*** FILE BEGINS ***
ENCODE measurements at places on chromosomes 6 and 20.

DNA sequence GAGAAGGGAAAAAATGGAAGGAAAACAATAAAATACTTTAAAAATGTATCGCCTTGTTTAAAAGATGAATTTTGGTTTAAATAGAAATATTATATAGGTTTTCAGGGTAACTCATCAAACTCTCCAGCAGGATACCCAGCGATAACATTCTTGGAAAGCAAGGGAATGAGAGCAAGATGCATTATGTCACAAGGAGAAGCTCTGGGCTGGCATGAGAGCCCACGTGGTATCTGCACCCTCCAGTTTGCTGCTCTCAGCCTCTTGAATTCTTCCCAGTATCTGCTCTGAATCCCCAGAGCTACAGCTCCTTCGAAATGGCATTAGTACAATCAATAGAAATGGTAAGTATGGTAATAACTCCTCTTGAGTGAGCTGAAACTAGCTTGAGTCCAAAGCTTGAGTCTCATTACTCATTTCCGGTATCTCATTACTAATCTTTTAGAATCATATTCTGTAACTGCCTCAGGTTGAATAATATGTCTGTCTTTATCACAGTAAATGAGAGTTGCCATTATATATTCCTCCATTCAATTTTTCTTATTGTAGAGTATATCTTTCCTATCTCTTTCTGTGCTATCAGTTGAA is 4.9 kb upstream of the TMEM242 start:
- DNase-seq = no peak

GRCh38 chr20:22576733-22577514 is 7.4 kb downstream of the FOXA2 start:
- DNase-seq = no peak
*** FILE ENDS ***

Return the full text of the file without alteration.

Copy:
ENCODE measurements at places on chromosomes 6 and 20.

DNA sequence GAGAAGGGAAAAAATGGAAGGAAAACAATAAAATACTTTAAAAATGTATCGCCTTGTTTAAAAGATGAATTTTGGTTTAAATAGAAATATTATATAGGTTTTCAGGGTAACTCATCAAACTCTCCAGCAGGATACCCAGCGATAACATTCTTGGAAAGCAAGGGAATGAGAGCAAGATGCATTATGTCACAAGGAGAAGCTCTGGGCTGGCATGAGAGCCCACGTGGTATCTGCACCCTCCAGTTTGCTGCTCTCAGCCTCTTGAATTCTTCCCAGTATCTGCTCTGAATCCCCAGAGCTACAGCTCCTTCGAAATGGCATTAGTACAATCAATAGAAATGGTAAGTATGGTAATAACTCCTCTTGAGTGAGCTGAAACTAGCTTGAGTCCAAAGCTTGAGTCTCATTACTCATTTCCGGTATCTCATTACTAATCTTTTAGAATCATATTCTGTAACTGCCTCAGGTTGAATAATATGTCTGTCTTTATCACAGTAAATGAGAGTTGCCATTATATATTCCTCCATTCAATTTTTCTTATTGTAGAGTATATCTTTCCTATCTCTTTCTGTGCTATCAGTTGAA is 4.9 kb upstream of the TMEM242 start:
- DNase-seq = no peak

GRCh38 chr20:22576733-22577514 is 7.4 kb downstream of the FOXA2 start:
- DNase-seq = no peak